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Security professional with many years of experience with the practical application of cryptographic algorithms and protocols. I'm helping with the design of protocols and API's within international standardization bodies. Lead developer of a common criteria certified product. Over 30 years of general experience with computers.


Mar
12
revised Can the same random number be used in encryption and signing?
added 88 characters in body
Mar
11
answered Can the same random number be used in encryption and signing?
Mar
7
comment Separate keys for encryption and MAC?
@user40602 If you want a low cost / easy to implement KDF you may want to take a look at KDF1/2. For instance you could put the counter on 1 for the encryption key and 2 for the MAC key. For best of breed, take a look at HKDF.
Mar
7
comment FEAL-4 Fk Function 4 Rounds
That link to the spec is pretty useful, but your description of the Fk function seems off.
Mar
7
comment FEAL-4 Fk Function 4 Rounds
Please indicate what you don't understand from the "Key Schedule diagram" in the FEAL specification linked to by Dsthro. It seems pretty clear to me.
Mar
7
revised FEAL-4 Fk Function 4 Rounds
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Mar
7
revised Problem with testing MD5 collisions
added 272 characters in body
Mar
7
revised If a cipher has key length shorter than plaintext, then it is not perfectly secure
added 250 characters in body
Mar
7
comment Problem with testing MD5 collisions
I had 2 bash scripts that had the same hash but printed out something differently. Pretty good practice. Then I archived them and McAfee happily removed the entire backup archive because it thought it had found a virus (instead of just putting the file in the zip archive in quarantine). Thank you McAfee & IT dept...
Mar
7
answered Problem with testing MD5 collisions
Mar
7
comment Problem with testing MD5 collisions
Ah, yes, try this paper, table 2. I've been able to successfully run result for H*, funny enough after reverting the hex values 4 bytes at a time.
Mar
6
answered If a cipher has key length shorter than plaintext, then it is not perfectly secure
Mar
6
comment Is CBC theoretically harder to brute force when compared with ECB?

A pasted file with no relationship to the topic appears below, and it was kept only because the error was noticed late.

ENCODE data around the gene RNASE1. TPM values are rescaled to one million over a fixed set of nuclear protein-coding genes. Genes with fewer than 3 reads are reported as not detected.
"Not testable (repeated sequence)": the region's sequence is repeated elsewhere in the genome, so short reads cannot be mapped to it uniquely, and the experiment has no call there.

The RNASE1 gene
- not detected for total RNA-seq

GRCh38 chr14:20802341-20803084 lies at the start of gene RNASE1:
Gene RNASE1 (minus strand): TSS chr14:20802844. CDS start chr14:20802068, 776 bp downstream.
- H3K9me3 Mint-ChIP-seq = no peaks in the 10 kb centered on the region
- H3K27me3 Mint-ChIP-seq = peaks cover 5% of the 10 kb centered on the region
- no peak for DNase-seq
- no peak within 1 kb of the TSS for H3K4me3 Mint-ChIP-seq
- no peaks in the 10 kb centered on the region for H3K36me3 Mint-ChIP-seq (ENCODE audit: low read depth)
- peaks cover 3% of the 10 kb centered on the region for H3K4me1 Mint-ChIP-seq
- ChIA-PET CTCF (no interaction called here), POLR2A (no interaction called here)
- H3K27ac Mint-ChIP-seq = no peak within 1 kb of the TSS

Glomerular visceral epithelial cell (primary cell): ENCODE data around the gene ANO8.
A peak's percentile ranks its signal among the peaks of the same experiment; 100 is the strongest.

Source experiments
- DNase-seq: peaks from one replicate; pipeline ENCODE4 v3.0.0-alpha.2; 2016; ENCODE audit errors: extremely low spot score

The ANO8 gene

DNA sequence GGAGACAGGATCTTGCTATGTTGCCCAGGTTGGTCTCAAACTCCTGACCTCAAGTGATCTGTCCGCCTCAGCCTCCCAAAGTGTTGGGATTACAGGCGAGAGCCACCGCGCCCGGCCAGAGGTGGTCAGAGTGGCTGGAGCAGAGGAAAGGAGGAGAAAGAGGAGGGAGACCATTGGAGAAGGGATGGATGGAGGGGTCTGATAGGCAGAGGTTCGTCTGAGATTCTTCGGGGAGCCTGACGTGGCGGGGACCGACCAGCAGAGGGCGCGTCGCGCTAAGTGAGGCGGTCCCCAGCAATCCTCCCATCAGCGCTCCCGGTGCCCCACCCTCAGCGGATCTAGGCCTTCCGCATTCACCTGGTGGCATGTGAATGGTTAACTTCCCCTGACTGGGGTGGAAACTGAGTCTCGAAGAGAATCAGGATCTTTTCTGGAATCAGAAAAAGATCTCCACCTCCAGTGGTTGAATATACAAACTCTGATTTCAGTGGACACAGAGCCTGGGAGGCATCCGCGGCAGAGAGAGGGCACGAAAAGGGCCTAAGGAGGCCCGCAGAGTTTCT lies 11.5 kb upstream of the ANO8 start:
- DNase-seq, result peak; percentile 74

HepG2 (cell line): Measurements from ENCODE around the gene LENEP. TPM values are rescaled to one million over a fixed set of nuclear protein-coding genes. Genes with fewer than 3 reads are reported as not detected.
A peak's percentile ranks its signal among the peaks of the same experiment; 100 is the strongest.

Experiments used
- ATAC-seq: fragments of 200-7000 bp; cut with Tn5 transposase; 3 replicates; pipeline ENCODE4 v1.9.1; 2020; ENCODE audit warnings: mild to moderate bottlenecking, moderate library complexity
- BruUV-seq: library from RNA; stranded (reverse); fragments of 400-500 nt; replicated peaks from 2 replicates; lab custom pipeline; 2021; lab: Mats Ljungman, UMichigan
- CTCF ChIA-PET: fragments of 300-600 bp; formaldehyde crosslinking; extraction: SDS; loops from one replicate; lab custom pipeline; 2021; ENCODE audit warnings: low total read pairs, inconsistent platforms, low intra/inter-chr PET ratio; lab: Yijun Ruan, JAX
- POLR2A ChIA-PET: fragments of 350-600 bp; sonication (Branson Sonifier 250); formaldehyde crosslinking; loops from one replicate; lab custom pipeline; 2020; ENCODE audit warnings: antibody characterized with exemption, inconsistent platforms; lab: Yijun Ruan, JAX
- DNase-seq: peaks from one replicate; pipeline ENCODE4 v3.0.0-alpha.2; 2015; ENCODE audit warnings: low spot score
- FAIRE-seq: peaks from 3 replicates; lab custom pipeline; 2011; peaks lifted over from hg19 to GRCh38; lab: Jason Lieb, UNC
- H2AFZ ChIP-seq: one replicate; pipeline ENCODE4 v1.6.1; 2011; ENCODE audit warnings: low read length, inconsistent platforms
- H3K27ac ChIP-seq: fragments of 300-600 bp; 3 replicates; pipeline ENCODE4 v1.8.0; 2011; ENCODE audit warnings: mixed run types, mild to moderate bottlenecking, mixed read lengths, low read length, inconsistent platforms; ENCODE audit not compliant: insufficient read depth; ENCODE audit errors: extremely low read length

@laycat No, in case this wasn't clear yet, the comment above isn't an answer - after the edit of the question anyway.
Mar
6
comment Is there a format preserving cryptographically secure hash?
I think it is required to fully state your requirements for this "encryption". Encryption is about confidentiality, a hash is about creating a 1:1 relation with a statically sized value. Maybe you could state them separately below the question?
Mar
6
comment Does the size of a ECDSA key determine the hash algorithm?
I've just now made the question and answer generic so it should now fit the crypto standards here. The question seems reasonable to me and apparently it is considered useful.
Mar
6
revised Does the size of a ECDSA key determine the hash algorithm?
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Mar
6
revised Does the size of a ECDSA key determine the hash algorithm?
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Mar
6
revised Does the size of a ECDSA key determine the hash algorithm?
added 2 characters in body
Mar
5
comment How difficult is it to get a key using simple XOR
@ThomasM.DuBuisson You'll be happy to know that the Sun will not explode, and instead roast us ("us" as in "our atoms") when it becomes a red giant :)
Mar
5
comment How difficult is it to get a key using simple XOR
That should not be a problem as long as the partial keys are generated using a secure PRNG. The chances of the random values being equal are 1 / 2^256, so the same goes for the full key being the same as one of the partial keys (for a setup with 3 parties).